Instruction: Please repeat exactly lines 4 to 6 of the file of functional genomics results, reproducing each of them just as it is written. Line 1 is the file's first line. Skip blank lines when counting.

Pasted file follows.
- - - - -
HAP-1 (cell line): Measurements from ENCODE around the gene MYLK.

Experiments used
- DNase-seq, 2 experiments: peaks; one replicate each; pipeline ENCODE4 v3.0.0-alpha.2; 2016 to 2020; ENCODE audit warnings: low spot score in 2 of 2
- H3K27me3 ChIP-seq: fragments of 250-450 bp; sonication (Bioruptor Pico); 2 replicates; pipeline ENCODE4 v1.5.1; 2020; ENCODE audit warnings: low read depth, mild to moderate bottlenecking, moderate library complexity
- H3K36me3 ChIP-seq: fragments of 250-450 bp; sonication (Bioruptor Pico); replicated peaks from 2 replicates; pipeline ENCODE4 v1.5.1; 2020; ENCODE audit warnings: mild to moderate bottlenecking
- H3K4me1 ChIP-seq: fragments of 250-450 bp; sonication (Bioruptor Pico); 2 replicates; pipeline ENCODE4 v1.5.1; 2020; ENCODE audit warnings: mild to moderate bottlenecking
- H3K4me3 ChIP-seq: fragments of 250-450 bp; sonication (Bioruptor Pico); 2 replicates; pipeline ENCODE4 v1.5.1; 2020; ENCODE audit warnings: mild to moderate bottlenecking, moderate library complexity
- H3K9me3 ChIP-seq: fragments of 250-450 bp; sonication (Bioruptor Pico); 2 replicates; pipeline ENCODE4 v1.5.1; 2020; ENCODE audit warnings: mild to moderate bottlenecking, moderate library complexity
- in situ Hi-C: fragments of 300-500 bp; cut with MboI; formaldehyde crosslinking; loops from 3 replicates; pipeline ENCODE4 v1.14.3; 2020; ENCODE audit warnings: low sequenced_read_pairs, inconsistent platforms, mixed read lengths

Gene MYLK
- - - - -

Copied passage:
- H3K27me3 ChIP-seq: fragments of 250-450 bp; sonication (Bioruptor Pico); 2 replicates; pipeline ENCODE4 v1.5.1; 2020; ENCODE audit warnings: low read depth, mild to moderate bottlenecking, moderate library complexity
- H3K36me3 ChIP-seq: fragments of 250-450 bp; sonication (Bioruptor Pico); replicated peaks from 2 replicates; pipeline ENCODE4 v1.5.1; 2020; ENCODE audit warnings: mild to moderate bottlenecking
- H3K4me1 ChIP-seq: fragments of 250-450 bp; sonication (Bioruptor Pico); 2 replicates; pipeline ENCODE4 v1.5.1; 2020; ENCODE audit warnings: mild to moderate bottlenecking